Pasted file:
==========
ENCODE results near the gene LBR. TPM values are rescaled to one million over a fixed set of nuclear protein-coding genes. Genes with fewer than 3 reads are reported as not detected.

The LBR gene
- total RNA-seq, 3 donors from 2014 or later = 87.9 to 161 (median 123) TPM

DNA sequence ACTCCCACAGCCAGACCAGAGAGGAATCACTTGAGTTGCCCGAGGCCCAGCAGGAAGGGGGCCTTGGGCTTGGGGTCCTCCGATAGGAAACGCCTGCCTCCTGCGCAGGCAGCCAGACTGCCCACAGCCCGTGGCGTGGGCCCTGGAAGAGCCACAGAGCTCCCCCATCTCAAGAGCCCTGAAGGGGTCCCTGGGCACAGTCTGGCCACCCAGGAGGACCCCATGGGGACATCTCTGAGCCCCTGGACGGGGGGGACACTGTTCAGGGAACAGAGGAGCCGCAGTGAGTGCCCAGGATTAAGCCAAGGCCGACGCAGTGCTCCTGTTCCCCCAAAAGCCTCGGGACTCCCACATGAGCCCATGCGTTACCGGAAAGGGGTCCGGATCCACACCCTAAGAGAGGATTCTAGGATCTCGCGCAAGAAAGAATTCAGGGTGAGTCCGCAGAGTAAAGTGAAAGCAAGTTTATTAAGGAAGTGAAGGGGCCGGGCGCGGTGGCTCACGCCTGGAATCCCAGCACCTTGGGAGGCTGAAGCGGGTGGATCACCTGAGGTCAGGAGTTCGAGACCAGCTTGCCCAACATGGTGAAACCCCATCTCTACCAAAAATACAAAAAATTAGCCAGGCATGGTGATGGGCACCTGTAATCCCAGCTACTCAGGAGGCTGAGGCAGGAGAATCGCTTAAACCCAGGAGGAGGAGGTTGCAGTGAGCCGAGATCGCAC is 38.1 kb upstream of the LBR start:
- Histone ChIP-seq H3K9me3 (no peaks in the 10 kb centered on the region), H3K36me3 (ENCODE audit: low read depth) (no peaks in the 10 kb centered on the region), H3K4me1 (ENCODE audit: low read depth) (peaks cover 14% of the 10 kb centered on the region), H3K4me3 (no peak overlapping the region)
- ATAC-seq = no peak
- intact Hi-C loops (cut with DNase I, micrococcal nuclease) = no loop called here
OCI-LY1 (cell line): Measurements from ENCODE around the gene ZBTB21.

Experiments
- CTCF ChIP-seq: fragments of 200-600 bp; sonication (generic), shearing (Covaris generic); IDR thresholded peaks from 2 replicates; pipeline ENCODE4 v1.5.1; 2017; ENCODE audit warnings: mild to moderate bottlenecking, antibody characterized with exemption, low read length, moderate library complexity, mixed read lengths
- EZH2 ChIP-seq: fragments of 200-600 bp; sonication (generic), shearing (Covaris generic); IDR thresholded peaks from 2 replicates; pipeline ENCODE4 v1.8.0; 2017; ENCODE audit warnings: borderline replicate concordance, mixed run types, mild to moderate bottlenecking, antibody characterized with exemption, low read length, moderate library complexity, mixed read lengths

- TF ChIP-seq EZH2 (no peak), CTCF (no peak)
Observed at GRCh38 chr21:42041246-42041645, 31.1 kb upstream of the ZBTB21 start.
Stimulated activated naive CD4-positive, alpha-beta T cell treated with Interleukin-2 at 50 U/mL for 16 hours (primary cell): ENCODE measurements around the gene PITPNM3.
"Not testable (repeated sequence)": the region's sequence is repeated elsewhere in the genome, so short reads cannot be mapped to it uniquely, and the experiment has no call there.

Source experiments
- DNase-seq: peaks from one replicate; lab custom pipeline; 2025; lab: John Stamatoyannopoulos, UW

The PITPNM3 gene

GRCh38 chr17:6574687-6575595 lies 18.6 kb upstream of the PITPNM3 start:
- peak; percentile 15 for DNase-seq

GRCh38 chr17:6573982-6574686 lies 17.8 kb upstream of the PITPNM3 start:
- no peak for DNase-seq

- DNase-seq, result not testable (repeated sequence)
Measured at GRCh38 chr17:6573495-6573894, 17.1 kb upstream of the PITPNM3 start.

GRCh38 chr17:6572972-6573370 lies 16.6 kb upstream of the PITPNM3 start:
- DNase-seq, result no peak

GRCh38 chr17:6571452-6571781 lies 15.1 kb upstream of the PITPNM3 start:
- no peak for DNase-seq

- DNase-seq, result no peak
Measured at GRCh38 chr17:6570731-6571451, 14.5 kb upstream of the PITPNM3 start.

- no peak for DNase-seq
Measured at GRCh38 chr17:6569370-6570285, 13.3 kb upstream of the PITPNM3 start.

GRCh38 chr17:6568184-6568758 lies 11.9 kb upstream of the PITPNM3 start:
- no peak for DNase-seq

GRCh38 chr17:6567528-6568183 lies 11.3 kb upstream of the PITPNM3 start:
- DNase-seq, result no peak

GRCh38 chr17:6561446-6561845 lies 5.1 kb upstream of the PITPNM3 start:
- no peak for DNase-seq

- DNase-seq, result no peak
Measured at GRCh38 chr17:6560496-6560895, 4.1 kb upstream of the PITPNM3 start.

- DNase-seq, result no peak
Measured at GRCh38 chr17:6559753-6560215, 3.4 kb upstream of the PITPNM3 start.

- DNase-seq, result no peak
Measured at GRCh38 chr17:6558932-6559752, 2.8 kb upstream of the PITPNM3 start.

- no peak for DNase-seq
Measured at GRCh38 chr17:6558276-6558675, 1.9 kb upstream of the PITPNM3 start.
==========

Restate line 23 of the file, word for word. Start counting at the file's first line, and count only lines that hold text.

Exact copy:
- DNase-seq, result not testable (repeated sequence)